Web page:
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Vocapedia > USA > Law, Justice > Death Penalty > Statistics






25 October 2009















The state of capital punishment        Washington Post        2 May 2014





The state of capital punishment        2 May 2014


With capital punishment dominating headlines,

PostTV looks at the latest statistics

on the death penalty in the United States,

and in the 21 other countries that executed inmates in 2013.


YouTube > Washington Post



















High court clears way to restart lethal injection

By Joan Biskupic and Kevin Johnson        USA TODAY        16 April 2008
















Executions Worldwide

Hit Highest Level In 25 Years

But Lose Popularity In U.S.        NPR        April 5, 2016


Even as the death penalty

grows out of favor in the United States,

the number of executions worldwide

has risen to its highest level in 25 years,

a new report on the death penalty

from Amnesty International finds.


The human rights group

recorded 1,634 executions in 2015,

a number rivaled only by a three-year period

beginning in 1988.


James Clark,

Amnesty's senior death penalty campaigner,

says the numbers can seem a bit misleading

because the rise was driven mostly

by three countries

— Iran, Pakistan and Saudi Arabia,

which accounted for 89 percent

of all executions.


"The spike in executions,

particularly in Pakistan and Saudi Arabia,

leads to this global number that is so much larger

than we've ever seen in recent years

but that belies the fact that it's happening

in such a small number of countries around the world,"

Clark said.


The global trend, Clark said, is clear:

The death penalty is in decline worldwide.


The United States,

which executed 28 people in 2015,

was for the seventh year in a row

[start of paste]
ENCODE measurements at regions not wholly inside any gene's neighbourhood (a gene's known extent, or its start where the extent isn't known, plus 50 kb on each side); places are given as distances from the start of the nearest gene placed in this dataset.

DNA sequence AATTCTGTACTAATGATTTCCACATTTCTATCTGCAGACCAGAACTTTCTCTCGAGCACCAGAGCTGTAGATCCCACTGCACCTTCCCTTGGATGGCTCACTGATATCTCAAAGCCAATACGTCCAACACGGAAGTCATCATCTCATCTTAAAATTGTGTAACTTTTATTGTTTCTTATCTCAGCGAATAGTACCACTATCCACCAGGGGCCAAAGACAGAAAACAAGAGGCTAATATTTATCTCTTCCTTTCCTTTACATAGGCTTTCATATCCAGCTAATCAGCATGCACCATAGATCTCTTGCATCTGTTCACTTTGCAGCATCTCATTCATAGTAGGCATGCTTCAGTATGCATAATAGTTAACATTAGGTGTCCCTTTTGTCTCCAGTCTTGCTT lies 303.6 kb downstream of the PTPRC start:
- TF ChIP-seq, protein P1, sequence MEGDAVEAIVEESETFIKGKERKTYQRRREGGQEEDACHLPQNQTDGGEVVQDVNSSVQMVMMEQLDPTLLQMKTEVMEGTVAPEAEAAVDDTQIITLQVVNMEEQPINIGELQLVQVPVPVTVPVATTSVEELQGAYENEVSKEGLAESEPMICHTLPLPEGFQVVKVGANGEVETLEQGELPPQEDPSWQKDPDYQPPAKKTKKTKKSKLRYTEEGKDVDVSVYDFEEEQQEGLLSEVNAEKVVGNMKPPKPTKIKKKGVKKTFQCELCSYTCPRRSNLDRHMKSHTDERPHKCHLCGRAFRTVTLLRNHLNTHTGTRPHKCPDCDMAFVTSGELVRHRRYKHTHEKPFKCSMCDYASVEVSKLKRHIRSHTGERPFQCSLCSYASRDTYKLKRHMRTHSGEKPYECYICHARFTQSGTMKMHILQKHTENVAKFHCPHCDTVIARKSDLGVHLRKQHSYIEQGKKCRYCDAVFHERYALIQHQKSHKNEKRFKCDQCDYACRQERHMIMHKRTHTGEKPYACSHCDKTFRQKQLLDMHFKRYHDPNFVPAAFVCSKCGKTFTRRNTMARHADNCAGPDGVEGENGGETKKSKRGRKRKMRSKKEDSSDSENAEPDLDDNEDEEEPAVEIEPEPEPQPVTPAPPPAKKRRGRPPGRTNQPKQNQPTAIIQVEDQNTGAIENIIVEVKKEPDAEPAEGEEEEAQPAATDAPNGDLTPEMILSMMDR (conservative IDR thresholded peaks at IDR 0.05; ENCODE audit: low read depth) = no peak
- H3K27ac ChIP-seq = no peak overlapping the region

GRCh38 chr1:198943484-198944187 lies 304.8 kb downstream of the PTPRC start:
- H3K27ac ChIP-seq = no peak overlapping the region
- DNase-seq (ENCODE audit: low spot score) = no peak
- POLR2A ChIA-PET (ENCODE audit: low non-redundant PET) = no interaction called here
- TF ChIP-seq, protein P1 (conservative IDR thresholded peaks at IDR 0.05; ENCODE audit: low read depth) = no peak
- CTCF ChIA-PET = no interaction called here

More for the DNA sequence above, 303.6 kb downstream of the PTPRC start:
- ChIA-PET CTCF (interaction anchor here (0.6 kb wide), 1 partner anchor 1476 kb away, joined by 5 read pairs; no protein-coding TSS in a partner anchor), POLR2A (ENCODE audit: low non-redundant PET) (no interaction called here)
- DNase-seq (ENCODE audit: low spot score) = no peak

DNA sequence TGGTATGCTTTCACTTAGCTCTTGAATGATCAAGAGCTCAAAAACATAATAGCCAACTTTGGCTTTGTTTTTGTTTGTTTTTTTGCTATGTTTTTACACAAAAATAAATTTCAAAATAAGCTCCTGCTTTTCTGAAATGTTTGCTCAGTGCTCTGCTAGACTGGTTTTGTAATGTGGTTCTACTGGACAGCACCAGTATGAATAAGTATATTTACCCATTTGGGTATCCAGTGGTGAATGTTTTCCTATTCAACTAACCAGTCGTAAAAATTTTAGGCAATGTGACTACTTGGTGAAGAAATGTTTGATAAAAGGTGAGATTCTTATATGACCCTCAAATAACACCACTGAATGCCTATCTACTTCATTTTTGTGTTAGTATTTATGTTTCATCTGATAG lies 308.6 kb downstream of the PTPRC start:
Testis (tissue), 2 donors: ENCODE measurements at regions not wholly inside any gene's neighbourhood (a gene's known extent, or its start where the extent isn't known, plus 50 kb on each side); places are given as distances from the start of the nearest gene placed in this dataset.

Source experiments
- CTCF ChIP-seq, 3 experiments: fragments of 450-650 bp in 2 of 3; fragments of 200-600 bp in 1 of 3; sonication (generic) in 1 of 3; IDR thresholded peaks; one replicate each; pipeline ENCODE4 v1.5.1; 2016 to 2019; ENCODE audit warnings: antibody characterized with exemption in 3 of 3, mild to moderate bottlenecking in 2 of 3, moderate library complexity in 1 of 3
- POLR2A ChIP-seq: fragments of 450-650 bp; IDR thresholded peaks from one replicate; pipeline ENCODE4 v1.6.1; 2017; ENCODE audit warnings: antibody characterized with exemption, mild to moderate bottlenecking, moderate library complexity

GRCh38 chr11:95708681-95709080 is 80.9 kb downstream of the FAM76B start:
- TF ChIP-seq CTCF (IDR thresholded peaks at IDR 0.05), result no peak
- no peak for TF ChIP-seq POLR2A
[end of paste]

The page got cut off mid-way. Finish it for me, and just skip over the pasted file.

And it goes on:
the only American country to execute.


But lately,

the U.S. has significantly curtailed

its use of capital punishment.


The U.S. arm

of Amnesty International points out:

"As of April 1, 2016,

a total of 18 U.S. states

have abolished or repealed

the death penalty,

and a total of 9 U.S. states

have not conducted an execution

in at least a decade

— meaning that, for the first time

since capital punishment was reinstated in the U.S.,

a majority of states have halted the death penalty

in either policy or practice."












death penalty worldwide









Fewer Countries Are Relying On Death Penalty,

But They're Executing More        Updated January 7, 2016






Rise in death sentences worldwide        UK        2015







Executions by States in 2015






Death Penalty Information Center

Number of Executions by State, Region and Race

Since 1976













Iran and Iraq

account for global rise in capital punishment        UK        27 March 2014


At least 778 executions

were carried out in 2013,

538 of them in Iran and Iraq,

according to Amnesty International report







Death penalty statistics, country by country        UK        2011


After the execution of Kim Jong-un's uncle,

the brutality of North Korea's regime

has once again come

under the international spotlight.


In a broader context,

is the attention warranted?


Find out

who uses the death penalty today

- and see how it compares to 2007







Death penalty in the US mapped        UK        September 2011


Which states

have carried out the death penalty most often?


Which have proportionately the most executions?







Death penalty statistics from the US:

which state executes the most people?        UK        2011


Death penalty across the US

is in the news with the case of Troy Davis.


See who has been executed in the US this year